Cupra Born Review 2022

Lawrence Allan

Written by

Lawrence Allan

Cupra Born
Cupra Born

1/10

1 / 10

00/10
heycar rating
"Like an ID.3 but better"
  • Launched: 2022
  • Family hatch
  • EV

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Quick overview

Pros

  • More striking design and nicer cabin than Volkswagen ID.3
  • Strong electric range for the money
  • Enjoyable to drive yet still comfortable

Cons

  • Some cheap-feeling cabin materials
  • Infuriating touch-sensitive switchgear
  • You'll get bored of people asking what it is

Overall verdict

On the inside

Driving

Cost to run

Prices and Specs

Common questions

Overall verdict on the 2022 Cupra Born

"The Cupra Born is, for all intents and purposes, a Volkswagen ID.3 with a racier look inside and out, plus more of a focus on sportiness in the driving experience. That means the Born still retains the largely excellent all-round qualities of its sibling, yet adds a bit of character that the VW is sorely lacking."

Cupra Born Review 2022 front side

There's an electric car for everyone in the Volkswagen Group stable. There's the ultra-versatile Skoda Enyaq iV, the posh Audi Q4 e-tron and the almost boringly sensible Volkswagen ID.3 and ID.4. And then there's this – the Cupra Born, also known as "the sporty one."


Arguably the world's first electric hot hatch, the Cupra Born is a Volkwagen ID.3 that's had a scowling front-end slapped on it as well as an edgier-looking backside. In this review we'll demonstrate why it might be more appealing than its German cousin but, first, it's worth reminding ourselves what exactly Cupra is.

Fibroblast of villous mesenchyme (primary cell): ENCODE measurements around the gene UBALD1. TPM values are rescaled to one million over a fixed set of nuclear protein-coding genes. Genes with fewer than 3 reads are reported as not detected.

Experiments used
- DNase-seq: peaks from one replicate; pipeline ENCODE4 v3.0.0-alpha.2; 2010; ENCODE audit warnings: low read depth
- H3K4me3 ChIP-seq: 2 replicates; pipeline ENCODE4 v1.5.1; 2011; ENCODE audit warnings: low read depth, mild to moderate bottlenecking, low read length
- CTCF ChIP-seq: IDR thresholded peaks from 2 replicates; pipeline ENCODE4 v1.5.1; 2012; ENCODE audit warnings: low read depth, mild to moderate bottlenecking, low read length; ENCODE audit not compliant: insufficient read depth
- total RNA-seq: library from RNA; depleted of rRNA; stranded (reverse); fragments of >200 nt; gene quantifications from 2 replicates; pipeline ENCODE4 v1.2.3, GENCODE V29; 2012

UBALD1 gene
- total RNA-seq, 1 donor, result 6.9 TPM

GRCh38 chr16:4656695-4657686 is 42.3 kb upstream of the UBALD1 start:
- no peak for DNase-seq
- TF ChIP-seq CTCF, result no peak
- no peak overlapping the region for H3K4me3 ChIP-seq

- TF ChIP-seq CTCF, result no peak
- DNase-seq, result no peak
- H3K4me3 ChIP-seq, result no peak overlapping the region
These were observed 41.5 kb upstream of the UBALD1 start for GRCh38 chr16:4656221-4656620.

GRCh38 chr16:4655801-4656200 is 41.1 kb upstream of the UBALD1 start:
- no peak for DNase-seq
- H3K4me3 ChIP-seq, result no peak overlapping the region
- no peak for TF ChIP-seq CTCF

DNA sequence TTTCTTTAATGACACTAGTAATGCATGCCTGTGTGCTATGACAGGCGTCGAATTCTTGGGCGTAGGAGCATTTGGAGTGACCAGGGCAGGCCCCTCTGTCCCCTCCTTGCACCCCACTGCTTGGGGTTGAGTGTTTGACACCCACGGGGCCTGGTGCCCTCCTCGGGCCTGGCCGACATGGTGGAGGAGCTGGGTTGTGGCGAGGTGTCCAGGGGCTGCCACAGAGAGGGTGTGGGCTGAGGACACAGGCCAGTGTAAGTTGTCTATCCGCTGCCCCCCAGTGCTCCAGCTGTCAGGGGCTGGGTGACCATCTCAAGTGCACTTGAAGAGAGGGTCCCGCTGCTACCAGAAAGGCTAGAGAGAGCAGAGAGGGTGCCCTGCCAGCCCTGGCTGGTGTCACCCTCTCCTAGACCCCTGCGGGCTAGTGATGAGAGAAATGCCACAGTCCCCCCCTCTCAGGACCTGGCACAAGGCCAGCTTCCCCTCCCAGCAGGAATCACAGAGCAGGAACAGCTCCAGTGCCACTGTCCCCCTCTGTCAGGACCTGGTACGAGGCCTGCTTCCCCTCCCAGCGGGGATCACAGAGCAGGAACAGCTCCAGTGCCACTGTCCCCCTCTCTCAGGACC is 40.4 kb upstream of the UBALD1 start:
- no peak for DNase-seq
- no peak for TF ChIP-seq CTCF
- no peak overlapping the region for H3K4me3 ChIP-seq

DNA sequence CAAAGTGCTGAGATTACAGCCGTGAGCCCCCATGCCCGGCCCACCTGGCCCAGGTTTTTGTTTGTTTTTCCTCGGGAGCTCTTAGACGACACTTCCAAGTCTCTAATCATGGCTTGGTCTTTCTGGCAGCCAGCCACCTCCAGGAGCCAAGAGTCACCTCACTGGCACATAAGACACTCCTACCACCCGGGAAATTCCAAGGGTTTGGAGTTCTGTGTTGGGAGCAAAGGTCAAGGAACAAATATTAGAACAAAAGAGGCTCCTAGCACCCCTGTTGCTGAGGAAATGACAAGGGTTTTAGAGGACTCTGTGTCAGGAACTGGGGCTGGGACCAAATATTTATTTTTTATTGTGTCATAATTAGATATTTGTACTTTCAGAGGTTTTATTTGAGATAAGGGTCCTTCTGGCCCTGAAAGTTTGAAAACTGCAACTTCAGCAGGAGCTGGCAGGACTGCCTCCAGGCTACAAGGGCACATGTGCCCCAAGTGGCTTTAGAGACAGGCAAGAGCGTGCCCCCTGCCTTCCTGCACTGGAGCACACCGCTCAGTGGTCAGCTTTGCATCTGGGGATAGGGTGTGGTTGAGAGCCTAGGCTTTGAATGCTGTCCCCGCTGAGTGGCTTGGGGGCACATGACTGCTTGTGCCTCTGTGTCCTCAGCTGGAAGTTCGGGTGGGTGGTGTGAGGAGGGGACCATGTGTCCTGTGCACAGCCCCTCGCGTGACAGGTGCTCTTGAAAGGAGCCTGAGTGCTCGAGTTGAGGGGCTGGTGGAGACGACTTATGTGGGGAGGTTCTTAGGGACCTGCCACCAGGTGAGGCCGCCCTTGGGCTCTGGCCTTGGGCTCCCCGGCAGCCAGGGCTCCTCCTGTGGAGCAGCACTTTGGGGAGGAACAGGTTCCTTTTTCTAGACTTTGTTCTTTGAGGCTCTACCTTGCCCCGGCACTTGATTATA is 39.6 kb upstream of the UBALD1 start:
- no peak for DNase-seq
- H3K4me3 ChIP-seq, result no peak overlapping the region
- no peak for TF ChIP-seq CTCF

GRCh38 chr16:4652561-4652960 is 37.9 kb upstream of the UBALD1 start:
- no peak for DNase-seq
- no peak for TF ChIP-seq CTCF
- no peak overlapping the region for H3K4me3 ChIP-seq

A relatively new brand in its own right, Cupra was formerly a long-standing sporty sub-brand of SEAT. It began its journey alone with the lightly rebadged hot Cupra Ateca and Leon but has since branched out into its own bespoke models, such as the Formentor coupe-SUV


The Cupra Born is the second bespoke car from the brand – at least in terms of its design. While to some eyes it looks like an ID.3 that's been photoshopped to look really angry, the angular nose, sharp surfacing and full-width light bar over the tailgate works better in the metal. Think of it as the ID.3's evil twin, which will suit those who reckon VW's effort is too bland and gawky. 


Inside, too, the basic architecture of the ID.3 is largely familiar, with the same overall dashboard architecture. The Volkswagen ID.3 feels surprisingly downmarket in some ways and, although the Cupra Born couldn't be described as posh, it does at least look and feel a bit more interesting than the VW.


That added spice doesn't come at the expense of practicality. Although this is a family hatchback and not a more fashionable SUV bodystyle, you get more space than inside a Cupra Leon. Four adults should be pretty comfortable inside the Born, while wide opening doors means life easier, too.


Being based on the ID.3 means it gets very similar specs in terms of electric range and charging. There's rapid charging at up to 135kW with the bigger battery, enough for 62 miles of range to be added in just seven minutes. 58 and 77kWh battery options are available, with the latter offering up to 340 miles on a charge. Cupra also claims the Born is delivered net carbon neutral, offsetting the production impact on the environment.


With the intention of the Born being a sportier model, Cupra's cheapest version offers more power than a base ID.3 (you can either have 204PS or 230PS). Both offer perky performance and are rear-wheel drive, which means the Born feels supremely agile both in and out of town.